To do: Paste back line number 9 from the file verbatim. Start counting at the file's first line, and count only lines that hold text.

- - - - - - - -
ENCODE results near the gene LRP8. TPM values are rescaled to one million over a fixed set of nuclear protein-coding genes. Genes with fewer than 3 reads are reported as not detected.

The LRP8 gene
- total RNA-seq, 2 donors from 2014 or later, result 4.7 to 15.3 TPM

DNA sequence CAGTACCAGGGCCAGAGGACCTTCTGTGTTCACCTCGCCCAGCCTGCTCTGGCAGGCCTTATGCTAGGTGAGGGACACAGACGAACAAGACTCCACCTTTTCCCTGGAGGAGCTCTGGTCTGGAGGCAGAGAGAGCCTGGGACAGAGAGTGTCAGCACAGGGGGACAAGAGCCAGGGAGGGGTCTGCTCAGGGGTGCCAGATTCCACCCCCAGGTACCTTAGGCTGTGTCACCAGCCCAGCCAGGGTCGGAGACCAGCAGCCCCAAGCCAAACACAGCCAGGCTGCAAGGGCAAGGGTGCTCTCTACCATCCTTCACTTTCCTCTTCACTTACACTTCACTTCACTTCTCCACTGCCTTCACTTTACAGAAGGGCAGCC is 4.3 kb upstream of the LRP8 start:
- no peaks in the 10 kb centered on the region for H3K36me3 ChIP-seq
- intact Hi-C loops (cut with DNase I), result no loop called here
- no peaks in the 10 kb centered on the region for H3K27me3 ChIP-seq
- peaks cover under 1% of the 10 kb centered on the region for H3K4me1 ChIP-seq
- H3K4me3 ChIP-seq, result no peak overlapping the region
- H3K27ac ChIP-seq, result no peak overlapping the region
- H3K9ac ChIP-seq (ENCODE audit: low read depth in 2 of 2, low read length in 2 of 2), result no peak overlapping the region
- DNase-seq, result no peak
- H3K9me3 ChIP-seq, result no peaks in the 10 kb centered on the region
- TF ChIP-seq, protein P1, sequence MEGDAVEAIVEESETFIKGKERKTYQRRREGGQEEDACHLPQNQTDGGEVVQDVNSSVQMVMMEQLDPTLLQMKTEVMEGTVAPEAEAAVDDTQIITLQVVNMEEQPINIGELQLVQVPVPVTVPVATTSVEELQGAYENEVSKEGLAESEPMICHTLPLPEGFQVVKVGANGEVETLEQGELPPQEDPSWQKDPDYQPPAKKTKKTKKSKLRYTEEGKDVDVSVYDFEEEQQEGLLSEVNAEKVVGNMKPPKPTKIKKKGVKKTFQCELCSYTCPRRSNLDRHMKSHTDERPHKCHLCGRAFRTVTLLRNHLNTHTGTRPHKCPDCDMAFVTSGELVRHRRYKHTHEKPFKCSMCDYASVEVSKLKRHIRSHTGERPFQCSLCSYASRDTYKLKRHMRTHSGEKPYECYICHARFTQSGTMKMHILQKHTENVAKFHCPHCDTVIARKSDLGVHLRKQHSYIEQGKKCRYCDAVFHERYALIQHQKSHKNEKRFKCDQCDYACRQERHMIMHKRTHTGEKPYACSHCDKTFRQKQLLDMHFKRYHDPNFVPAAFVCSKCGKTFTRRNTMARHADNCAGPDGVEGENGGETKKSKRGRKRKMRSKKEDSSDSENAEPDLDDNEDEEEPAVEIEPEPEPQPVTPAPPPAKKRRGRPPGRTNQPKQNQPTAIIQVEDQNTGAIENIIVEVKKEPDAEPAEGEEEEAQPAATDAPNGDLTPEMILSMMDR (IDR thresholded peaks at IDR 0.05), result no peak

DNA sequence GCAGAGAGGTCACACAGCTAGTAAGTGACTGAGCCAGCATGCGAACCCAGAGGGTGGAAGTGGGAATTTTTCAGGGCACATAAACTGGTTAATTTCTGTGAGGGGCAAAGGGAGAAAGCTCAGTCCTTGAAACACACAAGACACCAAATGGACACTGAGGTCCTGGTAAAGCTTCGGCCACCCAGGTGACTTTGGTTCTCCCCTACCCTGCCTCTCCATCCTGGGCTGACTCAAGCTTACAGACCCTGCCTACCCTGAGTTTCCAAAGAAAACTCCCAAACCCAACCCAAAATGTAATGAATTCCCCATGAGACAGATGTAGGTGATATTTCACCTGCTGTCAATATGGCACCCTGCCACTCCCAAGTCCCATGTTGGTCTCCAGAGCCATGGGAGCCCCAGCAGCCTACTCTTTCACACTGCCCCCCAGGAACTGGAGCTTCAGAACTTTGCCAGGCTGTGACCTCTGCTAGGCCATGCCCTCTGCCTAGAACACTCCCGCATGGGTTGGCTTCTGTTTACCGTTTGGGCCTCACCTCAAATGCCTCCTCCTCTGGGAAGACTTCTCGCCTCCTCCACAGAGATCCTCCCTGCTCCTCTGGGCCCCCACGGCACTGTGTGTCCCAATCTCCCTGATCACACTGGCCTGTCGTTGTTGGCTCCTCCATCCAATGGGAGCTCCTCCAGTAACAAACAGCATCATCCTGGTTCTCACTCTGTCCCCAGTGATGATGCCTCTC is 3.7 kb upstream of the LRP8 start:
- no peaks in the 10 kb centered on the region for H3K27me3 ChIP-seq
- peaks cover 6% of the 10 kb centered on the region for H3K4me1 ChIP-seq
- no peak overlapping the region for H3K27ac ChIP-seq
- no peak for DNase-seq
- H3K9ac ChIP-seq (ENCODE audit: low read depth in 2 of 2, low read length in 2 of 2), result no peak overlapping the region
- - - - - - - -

- H3K4me3 ChIP-seq, result no peak overlapping the region